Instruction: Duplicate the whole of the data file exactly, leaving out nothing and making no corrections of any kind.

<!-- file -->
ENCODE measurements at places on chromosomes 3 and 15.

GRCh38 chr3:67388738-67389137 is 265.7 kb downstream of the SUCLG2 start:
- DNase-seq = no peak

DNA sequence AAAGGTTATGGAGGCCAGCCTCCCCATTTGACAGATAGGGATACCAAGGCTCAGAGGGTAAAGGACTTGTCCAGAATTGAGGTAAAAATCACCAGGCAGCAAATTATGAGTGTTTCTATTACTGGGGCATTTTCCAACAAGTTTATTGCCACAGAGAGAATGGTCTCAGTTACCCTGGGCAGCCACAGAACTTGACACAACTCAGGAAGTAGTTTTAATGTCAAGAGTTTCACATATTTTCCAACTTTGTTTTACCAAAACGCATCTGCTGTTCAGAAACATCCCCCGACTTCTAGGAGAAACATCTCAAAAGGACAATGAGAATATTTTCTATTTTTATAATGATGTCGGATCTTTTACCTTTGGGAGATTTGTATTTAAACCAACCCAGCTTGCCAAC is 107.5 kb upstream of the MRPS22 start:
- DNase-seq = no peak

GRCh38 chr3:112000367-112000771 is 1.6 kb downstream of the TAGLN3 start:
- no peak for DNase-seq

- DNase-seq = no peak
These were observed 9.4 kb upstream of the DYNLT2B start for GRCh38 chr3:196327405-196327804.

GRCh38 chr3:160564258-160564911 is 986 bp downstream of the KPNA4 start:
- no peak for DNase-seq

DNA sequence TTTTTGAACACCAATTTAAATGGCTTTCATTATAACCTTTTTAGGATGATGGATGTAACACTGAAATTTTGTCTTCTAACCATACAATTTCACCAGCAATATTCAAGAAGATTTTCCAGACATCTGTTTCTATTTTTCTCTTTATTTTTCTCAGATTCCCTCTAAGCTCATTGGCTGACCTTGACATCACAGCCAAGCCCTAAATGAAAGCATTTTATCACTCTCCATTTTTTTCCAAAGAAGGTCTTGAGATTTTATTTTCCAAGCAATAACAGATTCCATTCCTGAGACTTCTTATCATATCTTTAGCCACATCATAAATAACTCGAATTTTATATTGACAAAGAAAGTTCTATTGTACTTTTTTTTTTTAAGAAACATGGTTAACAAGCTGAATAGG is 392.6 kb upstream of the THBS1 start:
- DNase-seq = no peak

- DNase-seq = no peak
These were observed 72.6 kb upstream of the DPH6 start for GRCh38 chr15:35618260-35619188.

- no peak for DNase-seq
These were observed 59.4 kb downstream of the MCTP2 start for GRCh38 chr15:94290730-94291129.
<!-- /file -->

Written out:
ENCODE measurements at places on chromosomes 3 and 15.

GRCh38 chr3:67388738-67389137 is 265.7 kb downstream of the SUCLG2 start:
- DNase-seq = no peak

DNA sequence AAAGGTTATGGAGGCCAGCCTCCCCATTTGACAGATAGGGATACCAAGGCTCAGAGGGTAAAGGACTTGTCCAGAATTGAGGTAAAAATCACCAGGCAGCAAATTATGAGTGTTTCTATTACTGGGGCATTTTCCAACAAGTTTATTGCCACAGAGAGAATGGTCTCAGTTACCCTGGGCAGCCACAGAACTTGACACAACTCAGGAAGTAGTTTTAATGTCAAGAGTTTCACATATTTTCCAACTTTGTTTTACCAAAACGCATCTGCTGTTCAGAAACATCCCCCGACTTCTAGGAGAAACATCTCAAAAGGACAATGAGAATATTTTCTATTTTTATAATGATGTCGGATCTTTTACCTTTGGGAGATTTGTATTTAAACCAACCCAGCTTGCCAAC is 107.5 kb upstream of the MRPS22 start:
- DNase-seq = no peak

GRCh38 chr3:112000367-112000771 is 1.6 kb downstream of the TAGLN3 start:
- no peak for DNase-seq

- DNase-seq = no peak
These were observed 9.4 kb upstream of the DYNLT2B start for GRCh38 chr3:196327405-196327804.

GRCh38 chr3:160564258-160564911 is 986 bp downstream of the KPNA4 start:
- no peak for DNase-seq

DNA sequence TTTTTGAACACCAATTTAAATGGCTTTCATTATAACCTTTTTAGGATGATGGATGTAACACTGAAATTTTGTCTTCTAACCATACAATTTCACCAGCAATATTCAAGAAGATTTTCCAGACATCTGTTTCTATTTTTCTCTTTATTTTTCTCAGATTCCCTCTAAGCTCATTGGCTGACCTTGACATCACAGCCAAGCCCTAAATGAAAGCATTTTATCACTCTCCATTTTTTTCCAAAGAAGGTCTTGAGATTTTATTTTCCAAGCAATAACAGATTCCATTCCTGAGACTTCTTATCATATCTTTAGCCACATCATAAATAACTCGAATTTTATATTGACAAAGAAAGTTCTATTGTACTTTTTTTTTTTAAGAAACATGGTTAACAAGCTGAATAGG is 392.6 kb upstream of the THBS1 start:
- DNase-seq = no peak

- DNase-seq = no peak
These were observed 72.6 kb upstream of the DPH6 start for GRCh38 chr15:35618260-35619188.

- no peak for DNase-seq
These were observed 59.4 kb downstream of the MCTP2 start for GRCh38 chr15:94290730-94291129.